Dorothea Lange took this photograph on assignment for the U.S. government’s Farm Security Administration (FSA) program, formed during the Great Depression to provide aid to impoverished farmers. FSA photographers documented the conditions that Americans faced throughout the course of the Great Depression, a period of economic crisis. Lange’s photograph suggests the impact of these harsh conditions on a 32-year-old mother of seven. She took a number of pictures of the mother with her children and chose this image as the most effective. Her keen sense of composition and attentiveness to the power of historical images of the Madonna and Child have helped this photograph transcend its original documentary function and become an iconic work of art.

Text from the MoMA website

 

Katy Grannan. 'Nicole, Crissy Field Parking Lot (I)' 2006

 

Katy Grannan (American, b. 1969)
Nicole, Crissy Field Parking Lot (I)
2006
Pigmented inkjet print
40 x 50″ (101.6 x 127 cm)
Cornelius N. Bliss Memorial Fund
Museum of Modern Art, New York
© Katy Grannan

 

Cindy Sherman. 'Untitled Film Still #43' 1979

 

Cindy Sherman (American, b. 1954)
Untitled Film Still #43
1979
Gelatin silver print
7 9/16 x 9 7/16″ (19.2 x 24 cm)
Acquired through the generosity of Sid R. Bass
Museum of Modern Art, New York

 

 

Cindy Sherman’s Untitled Film Stills is a suite of seventy black-and-white photographs in which the artist posed in the guises of various generic female film characters, among them, ingénue, working girl, vamp, and lonely housewife. Staged to resemble scenes from 1950s and ’60s Hollywood, film noir, B movies, and European art-house films, the printed images mimic in format, scale, and quality the often-staged “stills” used to promote films. By photographing herself in such roles, Sherman inserts herself into a dialogue about stereotypical portrayals of women. Whether she was the one to release the camera’s shutter or not, she is considered the author of the photographs. However, the works in Untitled Film Stills are not considered self-portraits.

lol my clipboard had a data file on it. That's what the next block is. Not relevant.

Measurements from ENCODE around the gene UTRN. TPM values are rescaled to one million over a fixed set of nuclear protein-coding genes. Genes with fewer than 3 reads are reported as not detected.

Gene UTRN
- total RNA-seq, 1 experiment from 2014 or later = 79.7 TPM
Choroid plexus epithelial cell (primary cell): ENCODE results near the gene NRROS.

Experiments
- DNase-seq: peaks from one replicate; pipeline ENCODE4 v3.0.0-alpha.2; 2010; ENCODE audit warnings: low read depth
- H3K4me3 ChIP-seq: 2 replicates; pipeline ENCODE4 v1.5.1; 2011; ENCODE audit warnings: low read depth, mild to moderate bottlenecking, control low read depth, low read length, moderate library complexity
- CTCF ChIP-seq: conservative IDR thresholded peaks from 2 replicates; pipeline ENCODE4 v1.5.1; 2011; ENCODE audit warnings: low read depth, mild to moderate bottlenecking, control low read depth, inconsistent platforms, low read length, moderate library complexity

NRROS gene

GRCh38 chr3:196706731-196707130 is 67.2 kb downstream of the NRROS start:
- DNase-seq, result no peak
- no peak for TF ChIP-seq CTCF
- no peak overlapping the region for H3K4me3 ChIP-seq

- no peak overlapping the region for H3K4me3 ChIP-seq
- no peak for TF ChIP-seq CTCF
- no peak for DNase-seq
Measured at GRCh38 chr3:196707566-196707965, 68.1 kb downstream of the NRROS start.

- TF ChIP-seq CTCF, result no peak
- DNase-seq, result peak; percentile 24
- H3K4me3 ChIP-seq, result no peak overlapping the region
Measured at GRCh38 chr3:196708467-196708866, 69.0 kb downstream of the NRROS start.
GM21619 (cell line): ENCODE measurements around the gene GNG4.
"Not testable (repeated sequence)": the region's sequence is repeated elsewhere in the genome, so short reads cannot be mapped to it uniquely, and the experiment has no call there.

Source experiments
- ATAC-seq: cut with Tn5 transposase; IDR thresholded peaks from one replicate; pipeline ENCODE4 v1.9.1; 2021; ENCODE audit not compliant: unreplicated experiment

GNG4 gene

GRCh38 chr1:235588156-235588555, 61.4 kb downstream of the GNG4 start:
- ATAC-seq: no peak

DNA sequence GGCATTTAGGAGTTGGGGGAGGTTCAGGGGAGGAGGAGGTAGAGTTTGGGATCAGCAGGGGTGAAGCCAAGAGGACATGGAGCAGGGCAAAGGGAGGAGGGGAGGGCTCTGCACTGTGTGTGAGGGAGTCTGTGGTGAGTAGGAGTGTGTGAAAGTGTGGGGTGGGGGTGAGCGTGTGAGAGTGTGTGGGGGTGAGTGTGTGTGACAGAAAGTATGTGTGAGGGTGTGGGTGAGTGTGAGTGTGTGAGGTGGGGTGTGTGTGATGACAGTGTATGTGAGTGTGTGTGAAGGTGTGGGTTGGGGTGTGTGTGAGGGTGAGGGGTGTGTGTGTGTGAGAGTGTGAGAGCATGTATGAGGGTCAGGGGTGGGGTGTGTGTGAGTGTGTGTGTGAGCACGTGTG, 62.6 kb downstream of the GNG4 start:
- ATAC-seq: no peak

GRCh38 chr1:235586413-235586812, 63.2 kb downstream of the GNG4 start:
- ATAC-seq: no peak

Text from the MoMA website

 

Bill Owens (American, b. 1938) 'We're really happy. Our kids are healthy, we eat good food, and we have a really nice home' 1972

 

Bill Owens (American, b. 1938)
We’re really happy. Our kids are healthy, we eat good food, and we have a really nice home
1972
Gelatin silver print
8 1/16 x 9 15/16″ (20.4 x 25.3 cm)
Gift of the photographer
Museum of Modern Art, New York
© Bill Owens

 

 

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Dr Marcus Bunyan

Dr Marcus Bunyan is an Australian artist and writer. His art work explores the boundaries of identity and place. He writes Art Blart, a photographic archive and form of cultural memory, which posts mainly photography exhibitions from around the world. He holds a Dr of Philosophy from RMIT University, Melbourne, a Master of Arts (Fine Art Photography) from RMIT University, and a Master of Art Curatorship from the University of Melbourne.

Marcus Bunyan black and white archive: ‘Mask’ 1994